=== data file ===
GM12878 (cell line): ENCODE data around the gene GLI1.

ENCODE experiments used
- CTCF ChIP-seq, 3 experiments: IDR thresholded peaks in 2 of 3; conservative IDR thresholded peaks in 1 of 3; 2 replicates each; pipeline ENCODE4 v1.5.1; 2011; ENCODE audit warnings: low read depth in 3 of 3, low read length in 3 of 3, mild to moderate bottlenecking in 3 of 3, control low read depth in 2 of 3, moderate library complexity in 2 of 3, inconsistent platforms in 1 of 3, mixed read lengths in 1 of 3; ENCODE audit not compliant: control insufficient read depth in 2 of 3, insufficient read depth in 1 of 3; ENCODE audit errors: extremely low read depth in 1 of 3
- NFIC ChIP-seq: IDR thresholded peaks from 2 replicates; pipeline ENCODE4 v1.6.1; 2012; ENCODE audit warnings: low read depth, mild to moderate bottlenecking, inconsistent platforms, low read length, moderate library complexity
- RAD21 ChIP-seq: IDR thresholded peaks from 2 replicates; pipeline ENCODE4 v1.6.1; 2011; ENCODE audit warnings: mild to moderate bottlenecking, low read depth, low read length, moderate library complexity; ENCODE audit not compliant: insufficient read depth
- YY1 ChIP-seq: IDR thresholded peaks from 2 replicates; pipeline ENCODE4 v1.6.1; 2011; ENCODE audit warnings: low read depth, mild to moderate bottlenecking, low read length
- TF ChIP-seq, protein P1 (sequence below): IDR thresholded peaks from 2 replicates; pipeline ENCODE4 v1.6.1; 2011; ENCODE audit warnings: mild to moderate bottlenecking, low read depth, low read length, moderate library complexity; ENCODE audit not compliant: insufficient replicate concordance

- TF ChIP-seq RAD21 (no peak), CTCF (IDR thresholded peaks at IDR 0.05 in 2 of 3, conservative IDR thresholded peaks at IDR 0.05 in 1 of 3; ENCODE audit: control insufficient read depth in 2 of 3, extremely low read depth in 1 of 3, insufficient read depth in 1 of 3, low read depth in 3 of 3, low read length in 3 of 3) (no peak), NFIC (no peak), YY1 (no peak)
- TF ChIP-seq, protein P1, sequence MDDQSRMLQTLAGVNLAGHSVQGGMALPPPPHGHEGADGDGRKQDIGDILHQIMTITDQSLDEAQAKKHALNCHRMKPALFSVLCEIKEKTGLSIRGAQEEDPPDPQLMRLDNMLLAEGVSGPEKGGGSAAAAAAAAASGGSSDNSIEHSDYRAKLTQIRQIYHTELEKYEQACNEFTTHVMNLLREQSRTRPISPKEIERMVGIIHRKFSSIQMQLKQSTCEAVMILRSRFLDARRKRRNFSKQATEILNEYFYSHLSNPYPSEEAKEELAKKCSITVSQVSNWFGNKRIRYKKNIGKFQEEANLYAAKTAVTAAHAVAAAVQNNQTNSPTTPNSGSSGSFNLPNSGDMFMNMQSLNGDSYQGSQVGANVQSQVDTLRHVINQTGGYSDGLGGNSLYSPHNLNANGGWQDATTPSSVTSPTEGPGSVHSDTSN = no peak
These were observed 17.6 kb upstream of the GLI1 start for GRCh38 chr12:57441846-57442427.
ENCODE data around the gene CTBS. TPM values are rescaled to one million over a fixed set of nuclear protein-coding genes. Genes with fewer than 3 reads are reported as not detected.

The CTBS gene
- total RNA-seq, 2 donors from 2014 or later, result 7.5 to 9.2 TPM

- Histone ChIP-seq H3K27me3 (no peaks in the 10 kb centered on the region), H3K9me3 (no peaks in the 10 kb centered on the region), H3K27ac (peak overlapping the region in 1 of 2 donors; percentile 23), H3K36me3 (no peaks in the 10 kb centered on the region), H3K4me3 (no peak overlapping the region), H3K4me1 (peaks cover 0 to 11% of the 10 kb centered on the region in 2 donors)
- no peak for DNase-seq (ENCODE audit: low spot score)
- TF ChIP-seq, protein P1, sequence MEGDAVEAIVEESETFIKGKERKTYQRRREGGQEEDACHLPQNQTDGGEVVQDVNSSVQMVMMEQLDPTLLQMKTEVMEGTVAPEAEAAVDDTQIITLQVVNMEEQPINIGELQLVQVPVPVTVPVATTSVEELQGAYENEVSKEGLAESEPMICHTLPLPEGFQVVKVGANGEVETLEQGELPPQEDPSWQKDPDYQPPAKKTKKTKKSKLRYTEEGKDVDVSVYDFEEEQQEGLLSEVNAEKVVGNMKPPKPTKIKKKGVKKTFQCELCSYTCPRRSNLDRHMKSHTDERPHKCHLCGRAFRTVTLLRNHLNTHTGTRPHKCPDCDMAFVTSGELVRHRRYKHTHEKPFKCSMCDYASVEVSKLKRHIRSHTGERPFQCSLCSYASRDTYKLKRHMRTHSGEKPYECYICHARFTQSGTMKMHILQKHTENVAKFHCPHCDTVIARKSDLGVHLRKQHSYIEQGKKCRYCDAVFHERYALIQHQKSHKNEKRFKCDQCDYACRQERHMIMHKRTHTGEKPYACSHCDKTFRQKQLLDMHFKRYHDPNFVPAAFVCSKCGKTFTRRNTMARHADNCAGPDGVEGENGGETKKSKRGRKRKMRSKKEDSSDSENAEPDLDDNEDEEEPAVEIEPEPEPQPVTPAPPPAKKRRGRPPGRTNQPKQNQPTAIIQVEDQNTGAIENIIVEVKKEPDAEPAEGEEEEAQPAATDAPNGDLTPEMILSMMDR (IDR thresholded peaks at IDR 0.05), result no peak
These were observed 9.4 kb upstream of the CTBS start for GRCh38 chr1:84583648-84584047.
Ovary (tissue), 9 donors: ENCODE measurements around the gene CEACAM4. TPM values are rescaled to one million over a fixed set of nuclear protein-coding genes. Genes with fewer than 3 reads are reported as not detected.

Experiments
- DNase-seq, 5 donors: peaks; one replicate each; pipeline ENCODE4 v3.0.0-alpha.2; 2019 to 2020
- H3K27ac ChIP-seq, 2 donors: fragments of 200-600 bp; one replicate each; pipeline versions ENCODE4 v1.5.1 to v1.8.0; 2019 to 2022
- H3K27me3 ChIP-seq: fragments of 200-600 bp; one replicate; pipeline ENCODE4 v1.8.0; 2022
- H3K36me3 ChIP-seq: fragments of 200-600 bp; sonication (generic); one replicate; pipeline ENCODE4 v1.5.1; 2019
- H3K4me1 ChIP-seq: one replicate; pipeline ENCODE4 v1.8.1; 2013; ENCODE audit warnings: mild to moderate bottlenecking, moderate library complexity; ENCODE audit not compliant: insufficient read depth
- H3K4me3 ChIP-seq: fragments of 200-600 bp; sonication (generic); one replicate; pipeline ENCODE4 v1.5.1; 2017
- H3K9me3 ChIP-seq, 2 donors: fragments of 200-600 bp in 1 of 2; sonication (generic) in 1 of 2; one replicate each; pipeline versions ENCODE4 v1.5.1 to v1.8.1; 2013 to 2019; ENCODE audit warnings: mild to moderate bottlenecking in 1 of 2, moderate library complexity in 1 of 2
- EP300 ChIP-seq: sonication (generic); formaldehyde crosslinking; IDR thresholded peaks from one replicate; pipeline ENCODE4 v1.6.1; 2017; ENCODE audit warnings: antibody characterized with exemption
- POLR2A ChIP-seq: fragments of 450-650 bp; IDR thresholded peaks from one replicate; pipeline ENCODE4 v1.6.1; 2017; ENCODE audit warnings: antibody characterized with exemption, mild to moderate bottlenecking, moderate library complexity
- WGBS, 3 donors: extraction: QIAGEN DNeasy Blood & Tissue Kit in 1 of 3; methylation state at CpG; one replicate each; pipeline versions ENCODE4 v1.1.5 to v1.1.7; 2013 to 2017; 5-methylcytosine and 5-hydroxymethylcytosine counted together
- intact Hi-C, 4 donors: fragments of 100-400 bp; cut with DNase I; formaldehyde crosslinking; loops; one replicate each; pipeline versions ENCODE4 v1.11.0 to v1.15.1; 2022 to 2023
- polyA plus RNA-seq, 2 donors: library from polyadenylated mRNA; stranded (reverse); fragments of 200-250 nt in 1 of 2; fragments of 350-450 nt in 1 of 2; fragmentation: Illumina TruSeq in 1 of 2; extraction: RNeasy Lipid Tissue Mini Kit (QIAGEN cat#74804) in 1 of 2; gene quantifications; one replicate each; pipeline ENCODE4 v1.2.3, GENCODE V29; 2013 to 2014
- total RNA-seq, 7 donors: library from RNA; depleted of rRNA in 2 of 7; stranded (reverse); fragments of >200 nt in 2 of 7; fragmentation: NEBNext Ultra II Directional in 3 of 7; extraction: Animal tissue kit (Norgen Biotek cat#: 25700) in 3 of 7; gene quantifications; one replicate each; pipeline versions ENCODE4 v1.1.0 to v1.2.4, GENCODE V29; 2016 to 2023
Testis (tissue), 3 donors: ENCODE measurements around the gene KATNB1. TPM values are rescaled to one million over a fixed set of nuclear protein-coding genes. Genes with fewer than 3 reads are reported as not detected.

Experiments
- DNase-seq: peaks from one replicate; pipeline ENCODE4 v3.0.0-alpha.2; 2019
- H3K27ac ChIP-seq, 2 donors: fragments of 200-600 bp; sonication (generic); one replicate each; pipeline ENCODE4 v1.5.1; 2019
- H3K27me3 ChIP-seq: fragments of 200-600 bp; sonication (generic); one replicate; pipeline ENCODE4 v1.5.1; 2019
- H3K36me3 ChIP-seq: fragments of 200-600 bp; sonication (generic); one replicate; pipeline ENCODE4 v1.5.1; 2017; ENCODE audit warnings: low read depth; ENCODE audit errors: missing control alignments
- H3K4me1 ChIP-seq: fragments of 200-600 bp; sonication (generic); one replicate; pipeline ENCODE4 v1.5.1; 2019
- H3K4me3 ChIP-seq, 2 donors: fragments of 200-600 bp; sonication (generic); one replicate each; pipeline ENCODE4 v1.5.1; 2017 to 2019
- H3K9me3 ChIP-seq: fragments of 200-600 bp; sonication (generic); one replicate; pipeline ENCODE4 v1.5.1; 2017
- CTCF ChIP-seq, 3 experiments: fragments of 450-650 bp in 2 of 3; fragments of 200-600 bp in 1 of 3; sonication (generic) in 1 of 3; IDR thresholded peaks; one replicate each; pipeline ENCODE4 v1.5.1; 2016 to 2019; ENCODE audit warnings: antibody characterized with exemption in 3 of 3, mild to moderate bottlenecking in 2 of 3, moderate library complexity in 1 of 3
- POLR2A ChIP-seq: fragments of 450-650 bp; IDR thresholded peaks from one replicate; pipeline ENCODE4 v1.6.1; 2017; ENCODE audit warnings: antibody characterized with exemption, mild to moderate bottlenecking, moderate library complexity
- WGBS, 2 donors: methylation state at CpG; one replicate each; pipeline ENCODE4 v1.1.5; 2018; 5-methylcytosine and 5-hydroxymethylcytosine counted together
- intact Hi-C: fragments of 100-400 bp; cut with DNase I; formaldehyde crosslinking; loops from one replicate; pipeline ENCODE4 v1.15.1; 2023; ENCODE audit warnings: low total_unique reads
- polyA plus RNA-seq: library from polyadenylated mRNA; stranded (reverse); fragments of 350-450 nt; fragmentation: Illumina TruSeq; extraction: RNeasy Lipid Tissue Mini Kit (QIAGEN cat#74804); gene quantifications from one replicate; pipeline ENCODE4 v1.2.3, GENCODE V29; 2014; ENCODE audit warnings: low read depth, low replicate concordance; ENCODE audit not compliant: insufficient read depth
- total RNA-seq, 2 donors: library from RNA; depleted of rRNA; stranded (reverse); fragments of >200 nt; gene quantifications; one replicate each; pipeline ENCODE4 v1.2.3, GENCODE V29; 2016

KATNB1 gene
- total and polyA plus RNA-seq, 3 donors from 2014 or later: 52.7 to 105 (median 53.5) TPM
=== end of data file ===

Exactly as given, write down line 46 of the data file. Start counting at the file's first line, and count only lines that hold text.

- polyA plus RNA-seq: library from polyadenylated mRNA; stranded (reverse); fragments of 350-450 nt; fragmentation: Illumina TruSeq; extraction: RNeasy Lipid Tissue Mini Kit (QIAGEN cat#74804); gene quantifications from one replicate; pipeline ENCODE4 v1.2.3, GENCODE V29; 2014; ENCODE audit warnings: low read depth, low replicate concordance; ENCODE audit not compliant: insufficient read depth